The 18 month investigation cost a fortune at a time when the state of California was laying off workers it is strapped for funds, she says, so they felt compelled to charge someone…and Dr Murray was the easiest target.
Perhaps so, but the most likely explanation is that the case is politicallymotivated, the orchestrator being governor elect Jerry Brown, a long-time crusader against the abuse of prescription drugs.
During his tenure as California’s attorney general, Brown operated a purportedly unique data-tracking system to keep tabs on every doctor who prescribes drugs, the prescription name, the person for whom it is prescribed, the quantity and date.
It was used to investigate the death of gold digging model Anna Nicole Smith, who took an accidental drugs overdose in 2007.
As a result, her boyfriend and psychiatrist were convicted last October of conspiring to obtain drugs for her.
The verdict has sparked panic in Hollywood, and for very good reason. For decades, its luminaries have paid ‘tame quacks’ to slip them the illicit pills and potions that control almost every aspect of their lives, from their shape and size to their state of mind.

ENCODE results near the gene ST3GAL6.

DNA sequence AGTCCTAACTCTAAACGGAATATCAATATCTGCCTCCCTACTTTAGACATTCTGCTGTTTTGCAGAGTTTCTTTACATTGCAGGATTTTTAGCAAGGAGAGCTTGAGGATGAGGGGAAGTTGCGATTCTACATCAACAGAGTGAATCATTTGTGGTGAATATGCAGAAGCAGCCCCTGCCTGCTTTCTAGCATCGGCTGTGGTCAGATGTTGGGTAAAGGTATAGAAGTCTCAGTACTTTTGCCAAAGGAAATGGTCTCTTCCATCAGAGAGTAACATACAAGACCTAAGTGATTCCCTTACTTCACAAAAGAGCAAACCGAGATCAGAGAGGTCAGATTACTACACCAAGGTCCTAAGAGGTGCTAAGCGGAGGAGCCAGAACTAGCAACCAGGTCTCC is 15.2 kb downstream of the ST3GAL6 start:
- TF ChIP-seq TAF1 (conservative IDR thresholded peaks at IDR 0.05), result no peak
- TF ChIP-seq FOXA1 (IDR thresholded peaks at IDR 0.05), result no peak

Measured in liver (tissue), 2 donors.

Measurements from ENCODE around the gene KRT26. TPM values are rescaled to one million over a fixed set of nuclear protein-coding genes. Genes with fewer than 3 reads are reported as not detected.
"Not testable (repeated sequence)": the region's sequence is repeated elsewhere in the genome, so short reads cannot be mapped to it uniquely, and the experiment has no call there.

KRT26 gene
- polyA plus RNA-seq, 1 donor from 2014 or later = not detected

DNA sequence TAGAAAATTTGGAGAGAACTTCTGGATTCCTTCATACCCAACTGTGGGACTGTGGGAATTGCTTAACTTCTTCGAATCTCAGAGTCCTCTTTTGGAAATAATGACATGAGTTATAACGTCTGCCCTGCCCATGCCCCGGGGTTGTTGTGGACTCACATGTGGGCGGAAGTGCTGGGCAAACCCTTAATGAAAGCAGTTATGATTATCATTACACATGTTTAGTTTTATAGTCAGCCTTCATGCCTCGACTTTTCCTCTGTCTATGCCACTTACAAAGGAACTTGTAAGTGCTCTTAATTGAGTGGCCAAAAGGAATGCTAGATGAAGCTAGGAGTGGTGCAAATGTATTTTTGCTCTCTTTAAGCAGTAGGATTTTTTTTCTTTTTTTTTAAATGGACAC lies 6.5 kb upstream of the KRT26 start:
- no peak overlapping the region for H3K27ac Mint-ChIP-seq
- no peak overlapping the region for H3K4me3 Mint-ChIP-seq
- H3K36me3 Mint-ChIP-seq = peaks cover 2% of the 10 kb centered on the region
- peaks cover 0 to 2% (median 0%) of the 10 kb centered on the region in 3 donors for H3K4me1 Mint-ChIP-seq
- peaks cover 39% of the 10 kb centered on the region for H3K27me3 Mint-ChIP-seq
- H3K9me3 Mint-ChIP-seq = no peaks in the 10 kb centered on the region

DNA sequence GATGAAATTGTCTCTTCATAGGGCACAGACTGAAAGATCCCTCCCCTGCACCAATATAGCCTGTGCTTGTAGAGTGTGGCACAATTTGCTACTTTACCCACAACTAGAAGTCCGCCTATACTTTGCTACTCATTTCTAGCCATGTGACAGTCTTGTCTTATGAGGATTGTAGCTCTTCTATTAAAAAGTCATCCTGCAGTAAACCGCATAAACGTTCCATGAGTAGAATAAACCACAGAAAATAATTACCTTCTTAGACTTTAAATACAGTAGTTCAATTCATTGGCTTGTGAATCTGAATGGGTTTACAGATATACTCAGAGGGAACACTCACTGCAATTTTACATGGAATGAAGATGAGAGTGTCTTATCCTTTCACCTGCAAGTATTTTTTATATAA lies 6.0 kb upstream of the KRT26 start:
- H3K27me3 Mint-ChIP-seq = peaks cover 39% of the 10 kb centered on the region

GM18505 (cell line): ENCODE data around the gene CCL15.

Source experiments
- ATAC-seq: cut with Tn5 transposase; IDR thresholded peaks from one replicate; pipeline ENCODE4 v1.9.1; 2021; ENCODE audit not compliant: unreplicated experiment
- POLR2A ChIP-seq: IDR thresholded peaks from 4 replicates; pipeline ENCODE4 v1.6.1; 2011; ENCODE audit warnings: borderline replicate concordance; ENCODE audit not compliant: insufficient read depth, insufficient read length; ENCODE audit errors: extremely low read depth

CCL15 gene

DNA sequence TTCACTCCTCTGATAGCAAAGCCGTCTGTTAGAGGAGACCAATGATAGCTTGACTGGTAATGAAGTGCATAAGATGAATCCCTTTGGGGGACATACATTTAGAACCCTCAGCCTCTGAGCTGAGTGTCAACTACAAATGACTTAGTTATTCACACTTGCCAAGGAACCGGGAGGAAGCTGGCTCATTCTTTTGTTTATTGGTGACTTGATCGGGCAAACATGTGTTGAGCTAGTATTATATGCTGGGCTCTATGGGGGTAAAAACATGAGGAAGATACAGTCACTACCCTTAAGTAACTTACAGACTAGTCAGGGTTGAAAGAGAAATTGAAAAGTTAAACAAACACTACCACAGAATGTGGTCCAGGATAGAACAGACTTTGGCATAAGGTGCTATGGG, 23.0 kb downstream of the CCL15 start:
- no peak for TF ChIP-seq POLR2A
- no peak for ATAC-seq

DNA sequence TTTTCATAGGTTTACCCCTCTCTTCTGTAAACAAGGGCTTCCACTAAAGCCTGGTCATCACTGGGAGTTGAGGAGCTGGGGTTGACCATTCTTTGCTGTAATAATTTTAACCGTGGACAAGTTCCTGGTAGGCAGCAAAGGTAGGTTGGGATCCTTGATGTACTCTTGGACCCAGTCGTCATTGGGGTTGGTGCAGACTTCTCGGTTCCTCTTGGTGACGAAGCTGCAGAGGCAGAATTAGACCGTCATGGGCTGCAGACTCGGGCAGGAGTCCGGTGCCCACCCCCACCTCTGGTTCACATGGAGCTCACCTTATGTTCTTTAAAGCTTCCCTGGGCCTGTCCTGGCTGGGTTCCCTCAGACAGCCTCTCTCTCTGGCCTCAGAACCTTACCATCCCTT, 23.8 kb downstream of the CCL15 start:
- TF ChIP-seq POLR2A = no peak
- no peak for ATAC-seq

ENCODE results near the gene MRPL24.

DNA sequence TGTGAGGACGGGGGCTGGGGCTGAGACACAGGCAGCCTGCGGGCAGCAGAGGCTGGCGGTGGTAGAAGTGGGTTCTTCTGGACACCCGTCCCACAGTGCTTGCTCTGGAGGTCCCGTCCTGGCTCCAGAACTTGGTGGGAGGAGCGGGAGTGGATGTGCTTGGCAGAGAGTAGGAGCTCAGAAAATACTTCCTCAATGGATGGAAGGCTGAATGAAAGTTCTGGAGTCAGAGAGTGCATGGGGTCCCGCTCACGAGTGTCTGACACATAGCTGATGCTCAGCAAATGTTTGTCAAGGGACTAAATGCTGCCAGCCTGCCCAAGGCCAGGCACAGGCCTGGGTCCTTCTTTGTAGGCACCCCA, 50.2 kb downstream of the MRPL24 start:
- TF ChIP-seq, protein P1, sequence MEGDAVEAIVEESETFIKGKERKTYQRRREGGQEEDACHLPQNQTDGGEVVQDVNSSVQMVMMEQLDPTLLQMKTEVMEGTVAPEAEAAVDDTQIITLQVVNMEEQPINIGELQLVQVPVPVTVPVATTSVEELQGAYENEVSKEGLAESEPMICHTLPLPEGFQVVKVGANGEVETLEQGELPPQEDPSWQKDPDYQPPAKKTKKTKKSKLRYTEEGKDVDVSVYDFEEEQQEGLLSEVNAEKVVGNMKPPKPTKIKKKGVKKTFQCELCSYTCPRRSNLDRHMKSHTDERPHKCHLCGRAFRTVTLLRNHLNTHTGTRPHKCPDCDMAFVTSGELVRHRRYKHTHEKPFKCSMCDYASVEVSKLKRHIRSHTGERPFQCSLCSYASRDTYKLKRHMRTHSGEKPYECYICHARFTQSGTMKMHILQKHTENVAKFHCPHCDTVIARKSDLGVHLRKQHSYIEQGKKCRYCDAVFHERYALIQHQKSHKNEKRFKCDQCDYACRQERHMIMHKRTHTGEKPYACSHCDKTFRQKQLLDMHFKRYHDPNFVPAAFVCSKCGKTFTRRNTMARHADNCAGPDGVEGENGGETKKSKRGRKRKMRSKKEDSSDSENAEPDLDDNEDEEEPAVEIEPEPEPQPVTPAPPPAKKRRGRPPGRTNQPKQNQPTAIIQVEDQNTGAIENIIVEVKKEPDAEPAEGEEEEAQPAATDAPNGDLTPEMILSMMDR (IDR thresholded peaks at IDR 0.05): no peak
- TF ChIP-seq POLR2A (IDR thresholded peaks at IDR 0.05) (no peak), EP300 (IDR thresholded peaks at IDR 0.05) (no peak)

But Brown, whose tough guy image was a major factor in his reelection as governor last autumn, is a man on a mission, and the days when such drugs are available on demand may soon be over.
If Michael Jackson’s doctor is convicted, it will be a major boost for his campaign, and the prosecution are determined to nail him.
Ordinarily, preliminary hearings are swift and unremarkable, but it is planned to call some 35 witnesses, a process that will take at least two weeks.
Prominent among them will be Alberto Alvarez, the bodyguard who dashed to the scene of Jackson’s collapse after Murray called security and, with admirable calmness, alerted the paramedics.
Even by Hollywood standards, it promises to be quite some show trial, and every dramatic moment will be screened live on TV.
As a result, Conrad Murray will run a daily gauntlet of angry Jackson fans when he enters the downtown Superior Court.
But when the world’s most famous pop star dies in a manner which exposes the squalid underbelly of Tinsel Town, it seems that someone…anyone…must be made to pay the price.
by Wallace McTavish